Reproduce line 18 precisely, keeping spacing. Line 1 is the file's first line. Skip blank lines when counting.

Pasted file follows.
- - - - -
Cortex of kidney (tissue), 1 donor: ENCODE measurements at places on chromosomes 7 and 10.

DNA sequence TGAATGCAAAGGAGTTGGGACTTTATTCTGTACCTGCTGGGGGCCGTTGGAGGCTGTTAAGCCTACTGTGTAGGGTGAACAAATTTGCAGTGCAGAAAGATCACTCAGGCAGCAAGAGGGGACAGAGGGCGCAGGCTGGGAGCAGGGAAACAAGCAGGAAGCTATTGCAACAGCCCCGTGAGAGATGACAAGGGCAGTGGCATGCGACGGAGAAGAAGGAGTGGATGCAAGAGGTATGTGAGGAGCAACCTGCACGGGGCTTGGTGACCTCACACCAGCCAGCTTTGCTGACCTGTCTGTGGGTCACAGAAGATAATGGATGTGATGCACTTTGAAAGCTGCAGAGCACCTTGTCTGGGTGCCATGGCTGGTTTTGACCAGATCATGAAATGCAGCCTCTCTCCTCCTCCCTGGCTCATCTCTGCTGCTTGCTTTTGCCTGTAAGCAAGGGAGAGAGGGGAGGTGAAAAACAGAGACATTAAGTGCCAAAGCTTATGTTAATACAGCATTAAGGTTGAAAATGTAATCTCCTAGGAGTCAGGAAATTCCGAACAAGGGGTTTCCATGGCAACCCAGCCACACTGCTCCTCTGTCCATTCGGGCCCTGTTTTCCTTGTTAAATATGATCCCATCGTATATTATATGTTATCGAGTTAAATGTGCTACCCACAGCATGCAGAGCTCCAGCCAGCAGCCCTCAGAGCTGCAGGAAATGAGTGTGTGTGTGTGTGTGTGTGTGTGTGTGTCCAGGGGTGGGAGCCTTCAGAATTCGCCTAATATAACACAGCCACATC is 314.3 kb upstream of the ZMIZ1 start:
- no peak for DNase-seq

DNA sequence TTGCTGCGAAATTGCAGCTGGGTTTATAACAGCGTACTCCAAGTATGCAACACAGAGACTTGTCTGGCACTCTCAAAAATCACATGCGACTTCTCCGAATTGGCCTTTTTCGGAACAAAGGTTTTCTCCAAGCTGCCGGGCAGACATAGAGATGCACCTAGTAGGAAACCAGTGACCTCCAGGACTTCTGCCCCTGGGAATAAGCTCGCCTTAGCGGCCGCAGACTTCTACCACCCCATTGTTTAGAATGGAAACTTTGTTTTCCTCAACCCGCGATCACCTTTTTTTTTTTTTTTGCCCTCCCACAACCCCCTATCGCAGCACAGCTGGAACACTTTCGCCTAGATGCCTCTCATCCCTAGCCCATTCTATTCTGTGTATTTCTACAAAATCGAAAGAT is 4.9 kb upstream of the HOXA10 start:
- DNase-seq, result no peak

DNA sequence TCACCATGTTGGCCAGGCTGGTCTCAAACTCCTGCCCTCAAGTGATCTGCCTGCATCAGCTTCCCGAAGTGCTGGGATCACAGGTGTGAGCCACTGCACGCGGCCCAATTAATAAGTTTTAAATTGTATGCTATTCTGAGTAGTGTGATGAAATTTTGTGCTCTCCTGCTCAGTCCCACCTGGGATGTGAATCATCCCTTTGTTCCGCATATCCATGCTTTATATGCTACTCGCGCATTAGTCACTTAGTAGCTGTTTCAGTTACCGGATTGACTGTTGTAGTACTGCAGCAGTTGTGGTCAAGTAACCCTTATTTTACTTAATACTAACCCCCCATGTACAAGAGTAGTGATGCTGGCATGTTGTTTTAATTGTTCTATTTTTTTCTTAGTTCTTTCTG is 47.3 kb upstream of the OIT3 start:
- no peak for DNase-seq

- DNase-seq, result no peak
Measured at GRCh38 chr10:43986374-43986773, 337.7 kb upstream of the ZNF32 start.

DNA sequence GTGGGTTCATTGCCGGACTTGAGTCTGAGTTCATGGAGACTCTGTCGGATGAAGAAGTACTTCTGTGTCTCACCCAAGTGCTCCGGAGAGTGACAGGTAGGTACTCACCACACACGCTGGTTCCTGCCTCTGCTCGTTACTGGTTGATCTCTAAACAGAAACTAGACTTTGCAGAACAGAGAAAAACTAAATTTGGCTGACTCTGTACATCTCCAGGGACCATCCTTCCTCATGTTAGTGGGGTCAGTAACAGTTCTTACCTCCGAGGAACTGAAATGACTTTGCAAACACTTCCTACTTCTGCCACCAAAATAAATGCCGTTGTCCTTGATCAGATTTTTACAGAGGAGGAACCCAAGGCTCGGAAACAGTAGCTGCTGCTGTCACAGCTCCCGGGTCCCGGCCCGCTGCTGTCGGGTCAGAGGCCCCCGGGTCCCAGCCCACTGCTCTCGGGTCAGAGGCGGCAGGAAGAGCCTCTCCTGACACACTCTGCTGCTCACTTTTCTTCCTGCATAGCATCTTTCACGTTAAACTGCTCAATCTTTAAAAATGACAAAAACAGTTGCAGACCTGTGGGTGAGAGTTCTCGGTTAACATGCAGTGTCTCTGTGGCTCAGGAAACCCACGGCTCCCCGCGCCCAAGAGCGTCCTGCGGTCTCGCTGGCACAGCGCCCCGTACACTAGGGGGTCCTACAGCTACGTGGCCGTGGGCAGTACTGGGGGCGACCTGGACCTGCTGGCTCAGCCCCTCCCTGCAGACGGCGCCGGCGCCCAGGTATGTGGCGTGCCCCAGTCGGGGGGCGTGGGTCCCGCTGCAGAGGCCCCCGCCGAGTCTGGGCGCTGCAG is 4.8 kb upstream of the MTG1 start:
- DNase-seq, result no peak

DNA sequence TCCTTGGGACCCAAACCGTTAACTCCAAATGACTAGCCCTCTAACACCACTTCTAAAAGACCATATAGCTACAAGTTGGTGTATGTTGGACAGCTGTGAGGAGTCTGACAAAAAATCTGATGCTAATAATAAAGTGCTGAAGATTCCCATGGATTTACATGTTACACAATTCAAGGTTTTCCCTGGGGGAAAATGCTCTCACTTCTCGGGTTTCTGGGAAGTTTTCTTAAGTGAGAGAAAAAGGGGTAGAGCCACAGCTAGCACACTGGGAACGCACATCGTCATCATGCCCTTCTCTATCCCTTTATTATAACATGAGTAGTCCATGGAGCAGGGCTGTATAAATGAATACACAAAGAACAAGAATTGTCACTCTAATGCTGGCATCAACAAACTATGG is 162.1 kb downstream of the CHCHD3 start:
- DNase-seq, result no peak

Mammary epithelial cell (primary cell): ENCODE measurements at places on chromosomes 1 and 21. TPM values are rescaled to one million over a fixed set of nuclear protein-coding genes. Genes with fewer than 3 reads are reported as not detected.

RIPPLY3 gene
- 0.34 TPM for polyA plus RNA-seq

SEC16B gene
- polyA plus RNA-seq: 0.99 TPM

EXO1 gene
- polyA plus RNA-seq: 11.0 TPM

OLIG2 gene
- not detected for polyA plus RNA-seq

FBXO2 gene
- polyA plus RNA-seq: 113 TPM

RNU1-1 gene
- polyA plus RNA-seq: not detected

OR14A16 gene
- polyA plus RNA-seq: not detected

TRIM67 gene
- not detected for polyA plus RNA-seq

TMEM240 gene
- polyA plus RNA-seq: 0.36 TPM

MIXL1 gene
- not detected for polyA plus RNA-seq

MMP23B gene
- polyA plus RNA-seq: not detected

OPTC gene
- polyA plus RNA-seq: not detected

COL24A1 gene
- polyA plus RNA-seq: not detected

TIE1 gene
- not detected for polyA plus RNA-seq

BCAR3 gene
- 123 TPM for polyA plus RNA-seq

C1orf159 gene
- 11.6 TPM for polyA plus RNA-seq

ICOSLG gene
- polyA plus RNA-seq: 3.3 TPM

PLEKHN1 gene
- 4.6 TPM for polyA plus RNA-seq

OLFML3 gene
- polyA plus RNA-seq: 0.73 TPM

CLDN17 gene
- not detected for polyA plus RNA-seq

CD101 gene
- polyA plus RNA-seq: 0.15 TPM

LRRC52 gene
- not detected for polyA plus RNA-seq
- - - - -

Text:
- polyA plus RNA-seq: 0.99 TPM